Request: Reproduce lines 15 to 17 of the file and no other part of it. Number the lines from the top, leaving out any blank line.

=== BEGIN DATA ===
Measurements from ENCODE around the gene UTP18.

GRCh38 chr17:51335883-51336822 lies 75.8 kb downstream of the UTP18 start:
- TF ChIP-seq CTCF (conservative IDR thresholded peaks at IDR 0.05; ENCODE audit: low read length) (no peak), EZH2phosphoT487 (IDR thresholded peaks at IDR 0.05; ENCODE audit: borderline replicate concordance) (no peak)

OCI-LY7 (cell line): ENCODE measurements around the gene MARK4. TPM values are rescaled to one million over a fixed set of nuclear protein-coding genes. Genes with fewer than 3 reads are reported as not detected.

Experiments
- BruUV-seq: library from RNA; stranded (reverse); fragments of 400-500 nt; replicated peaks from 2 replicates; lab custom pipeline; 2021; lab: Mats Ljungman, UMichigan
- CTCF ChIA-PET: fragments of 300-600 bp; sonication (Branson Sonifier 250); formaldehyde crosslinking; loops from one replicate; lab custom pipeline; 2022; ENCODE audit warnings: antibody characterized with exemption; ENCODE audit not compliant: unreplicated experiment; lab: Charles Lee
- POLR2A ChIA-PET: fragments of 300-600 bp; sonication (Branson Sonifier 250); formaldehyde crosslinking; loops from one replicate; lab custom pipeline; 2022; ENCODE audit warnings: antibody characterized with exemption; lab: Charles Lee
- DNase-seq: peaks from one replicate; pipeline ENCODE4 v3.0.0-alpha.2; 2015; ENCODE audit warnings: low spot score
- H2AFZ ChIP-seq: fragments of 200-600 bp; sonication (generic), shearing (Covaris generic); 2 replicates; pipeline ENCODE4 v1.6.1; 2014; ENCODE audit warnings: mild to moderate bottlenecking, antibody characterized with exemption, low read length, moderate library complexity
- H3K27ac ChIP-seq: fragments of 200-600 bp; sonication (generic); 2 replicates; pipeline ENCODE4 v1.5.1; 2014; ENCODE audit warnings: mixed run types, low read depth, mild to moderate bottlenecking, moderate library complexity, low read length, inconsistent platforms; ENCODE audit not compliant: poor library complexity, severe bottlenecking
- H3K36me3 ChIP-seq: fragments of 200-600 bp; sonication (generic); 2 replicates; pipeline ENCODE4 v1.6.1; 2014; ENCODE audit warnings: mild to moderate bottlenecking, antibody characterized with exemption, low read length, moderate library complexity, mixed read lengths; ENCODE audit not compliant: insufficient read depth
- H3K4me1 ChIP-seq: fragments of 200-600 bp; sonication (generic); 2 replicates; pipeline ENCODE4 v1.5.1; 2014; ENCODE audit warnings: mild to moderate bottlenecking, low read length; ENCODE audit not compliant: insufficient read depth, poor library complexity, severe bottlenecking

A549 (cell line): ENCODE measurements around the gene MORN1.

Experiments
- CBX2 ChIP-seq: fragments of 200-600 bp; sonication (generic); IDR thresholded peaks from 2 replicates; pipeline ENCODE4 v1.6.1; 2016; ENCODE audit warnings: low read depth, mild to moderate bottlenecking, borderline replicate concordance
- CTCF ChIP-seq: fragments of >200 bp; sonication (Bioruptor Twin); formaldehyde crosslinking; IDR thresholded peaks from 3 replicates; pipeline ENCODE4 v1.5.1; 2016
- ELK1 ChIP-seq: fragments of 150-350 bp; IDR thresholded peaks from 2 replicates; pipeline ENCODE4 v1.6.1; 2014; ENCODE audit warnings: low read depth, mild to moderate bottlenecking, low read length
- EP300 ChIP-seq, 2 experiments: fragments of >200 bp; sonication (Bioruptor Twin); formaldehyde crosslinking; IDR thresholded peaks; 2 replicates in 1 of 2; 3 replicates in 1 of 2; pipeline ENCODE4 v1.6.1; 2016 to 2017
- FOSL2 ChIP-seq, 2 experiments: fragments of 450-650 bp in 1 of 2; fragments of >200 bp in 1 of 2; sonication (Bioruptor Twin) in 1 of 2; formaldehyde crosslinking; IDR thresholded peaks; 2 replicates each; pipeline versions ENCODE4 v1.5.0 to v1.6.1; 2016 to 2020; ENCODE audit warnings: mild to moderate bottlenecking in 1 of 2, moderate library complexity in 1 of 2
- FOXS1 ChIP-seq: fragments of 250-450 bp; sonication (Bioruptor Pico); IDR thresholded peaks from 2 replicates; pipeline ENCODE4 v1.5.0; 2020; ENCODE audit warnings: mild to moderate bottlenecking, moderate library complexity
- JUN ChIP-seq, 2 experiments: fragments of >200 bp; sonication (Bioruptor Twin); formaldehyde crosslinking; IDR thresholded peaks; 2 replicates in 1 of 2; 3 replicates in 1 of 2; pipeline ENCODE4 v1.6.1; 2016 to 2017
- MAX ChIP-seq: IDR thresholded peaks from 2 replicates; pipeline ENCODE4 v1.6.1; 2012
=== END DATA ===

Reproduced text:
Experiments
- CBX2 ChIP-seq: fragments of 200-600 bp; sonication (generic); IDR thresholded peaks from 2 replicates; pipeline ENCODE4 v1.6.1; 2016; ENCODE audit warnings: low read depth, mild to moderate bottlenecking, borderline replicate concordance
- CTCF ChIP-seq: fragments of >200 bp; sonication (Bioruptor Twin); formaldehyde crosslinking; IDR thresholded peaks from 3 replicates; pipeline ENCODE4 v1.5.1; 2016